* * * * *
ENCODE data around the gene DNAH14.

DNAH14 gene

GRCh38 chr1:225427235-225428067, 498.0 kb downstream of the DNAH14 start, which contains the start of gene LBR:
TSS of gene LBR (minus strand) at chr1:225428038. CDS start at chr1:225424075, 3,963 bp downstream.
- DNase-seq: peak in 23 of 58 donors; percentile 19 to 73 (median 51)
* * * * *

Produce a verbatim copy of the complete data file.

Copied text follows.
ENCODE data around the gene DNAH14.

DNAH14 gene

GRCh38 chr1:225427235-225428067, 498.0 kb downstream of the DNAH14 start, which contains the start of gene LBR:
TSS of gene LBR (minus strand) at chr1:225428038. CDS start at chr1:225424075, 3,963 bp downstream.
- DNase-seq: peak in 23 of 58 donors; percentile 19 to 73 (median 51)